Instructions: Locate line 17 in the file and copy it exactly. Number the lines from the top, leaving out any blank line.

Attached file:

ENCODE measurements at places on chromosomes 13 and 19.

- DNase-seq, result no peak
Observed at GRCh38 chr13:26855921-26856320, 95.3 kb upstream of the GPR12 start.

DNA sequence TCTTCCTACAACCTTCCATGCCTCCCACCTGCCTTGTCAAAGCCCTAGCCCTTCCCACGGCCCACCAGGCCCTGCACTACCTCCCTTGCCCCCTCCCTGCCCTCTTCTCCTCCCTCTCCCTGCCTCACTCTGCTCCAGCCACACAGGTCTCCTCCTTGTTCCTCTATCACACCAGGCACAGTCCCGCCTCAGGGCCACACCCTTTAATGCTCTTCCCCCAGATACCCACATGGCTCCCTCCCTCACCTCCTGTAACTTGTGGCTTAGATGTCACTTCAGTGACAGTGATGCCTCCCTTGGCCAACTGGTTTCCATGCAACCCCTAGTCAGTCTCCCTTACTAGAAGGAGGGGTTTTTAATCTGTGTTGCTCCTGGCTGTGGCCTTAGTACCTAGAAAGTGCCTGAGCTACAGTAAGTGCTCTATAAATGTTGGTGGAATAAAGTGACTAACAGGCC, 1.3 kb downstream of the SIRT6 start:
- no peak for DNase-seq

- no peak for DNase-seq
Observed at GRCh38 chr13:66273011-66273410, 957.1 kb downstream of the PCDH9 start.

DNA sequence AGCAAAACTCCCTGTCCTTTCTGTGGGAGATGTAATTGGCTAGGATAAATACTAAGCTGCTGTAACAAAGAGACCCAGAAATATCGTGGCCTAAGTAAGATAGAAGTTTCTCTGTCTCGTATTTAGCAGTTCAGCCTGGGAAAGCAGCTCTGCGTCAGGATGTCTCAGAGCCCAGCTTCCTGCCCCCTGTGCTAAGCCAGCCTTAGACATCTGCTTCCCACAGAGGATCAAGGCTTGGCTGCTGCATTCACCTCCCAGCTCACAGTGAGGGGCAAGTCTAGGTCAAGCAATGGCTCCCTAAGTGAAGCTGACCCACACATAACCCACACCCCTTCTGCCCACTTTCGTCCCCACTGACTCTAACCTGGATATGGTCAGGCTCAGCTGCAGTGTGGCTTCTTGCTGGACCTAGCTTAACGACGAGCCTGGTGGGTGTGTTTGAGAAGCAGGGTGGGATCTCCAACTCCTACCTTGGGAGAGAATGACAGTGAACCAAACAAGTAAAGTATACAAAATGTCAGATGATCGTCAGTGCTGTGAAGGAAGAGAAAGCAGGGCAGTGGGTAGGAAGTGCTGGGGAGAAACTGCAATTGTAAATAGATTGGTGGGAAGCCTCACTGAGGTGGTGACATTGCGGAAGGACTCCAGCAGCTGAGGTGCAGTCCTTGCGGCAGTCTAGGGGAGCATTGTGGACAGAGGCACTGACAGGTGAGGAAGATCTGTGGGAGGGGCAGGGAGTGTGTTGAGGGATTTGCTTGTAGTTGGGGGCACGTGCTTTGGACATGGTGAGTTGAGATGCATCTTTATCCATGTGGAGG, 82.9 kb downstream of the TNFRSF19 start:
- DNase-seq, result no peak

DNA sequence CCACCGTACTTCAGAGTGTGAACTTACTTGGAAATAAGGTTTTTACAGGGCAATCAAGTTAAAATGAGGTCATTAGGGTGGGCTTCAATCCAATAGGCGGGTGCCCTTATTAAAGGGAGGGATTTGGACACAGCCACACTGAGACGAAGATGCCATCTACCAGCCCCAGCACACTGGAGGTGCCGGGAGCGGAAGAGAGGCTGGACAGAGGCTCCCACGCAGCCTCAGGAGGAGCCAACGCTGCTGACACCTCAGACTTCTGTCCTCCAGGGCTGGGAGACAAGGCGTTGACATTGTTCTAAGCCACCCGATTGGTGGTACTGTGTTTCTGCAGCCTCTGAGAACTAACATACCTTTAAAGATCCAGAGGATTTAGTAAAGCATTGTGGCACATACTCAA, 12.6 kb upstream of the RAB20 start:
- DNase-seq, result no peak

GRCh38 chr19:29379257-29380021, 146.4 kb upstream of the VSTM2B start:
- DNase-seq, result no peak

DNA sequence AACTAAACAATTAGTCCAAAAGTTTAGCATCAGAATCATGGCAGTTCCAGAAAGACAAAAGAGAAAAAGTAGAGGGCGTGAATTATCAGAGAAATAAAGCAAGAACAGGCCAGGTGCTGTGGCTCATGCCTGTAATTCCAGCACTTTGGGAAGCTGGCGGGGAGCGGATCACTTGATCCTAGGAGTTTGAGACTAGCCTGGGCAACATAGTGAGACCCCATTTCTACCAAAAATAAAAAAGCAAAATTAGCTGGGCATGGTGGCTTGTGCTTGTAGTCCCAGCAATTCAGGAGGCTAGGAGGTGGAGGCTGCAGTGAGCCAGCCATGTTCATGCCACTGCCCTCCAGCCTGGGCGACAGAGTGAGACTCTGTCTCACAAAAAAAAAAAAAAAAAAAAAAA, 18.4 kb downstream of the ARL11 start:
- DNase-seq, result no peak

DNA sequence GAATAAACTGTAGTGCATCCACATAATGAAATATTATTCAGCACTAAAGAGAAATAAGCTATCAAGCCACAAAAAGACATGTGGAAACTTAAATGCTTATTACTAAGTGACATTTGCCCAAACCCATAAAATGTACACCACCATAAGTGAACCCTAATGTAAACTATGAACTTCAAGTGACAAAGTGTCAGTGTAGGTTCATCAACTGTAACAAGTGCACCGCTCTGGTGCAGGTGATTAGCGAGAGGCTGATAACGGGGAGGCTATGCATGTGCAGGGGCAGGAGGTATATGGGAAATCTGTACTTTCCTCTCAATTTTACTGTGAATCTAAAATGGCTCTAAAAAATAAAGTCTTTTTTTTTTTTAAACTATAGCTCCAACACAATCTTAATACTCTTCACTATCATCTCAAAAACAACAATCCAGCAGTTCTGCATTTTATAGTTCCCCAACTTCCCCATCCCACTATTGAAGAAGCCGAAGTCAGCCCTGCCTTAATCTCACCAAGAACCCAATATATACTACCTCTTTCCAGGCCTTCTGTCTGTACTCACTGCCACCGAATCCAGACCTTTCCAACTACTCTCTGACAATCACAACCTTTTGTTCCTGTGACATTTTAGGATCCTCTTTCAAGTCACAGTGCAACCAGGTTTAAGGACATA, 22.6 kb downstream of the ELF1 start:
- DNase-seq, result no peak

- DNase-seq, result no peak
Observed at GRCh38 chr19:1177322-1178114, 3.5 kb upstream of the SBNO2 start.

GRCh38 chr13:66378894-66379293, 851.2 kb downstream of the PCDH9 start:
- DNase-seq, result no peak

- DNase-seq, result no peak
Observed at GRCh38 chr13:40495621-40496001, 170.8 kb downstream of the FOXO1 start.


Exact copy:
- DNase-seq, result no peak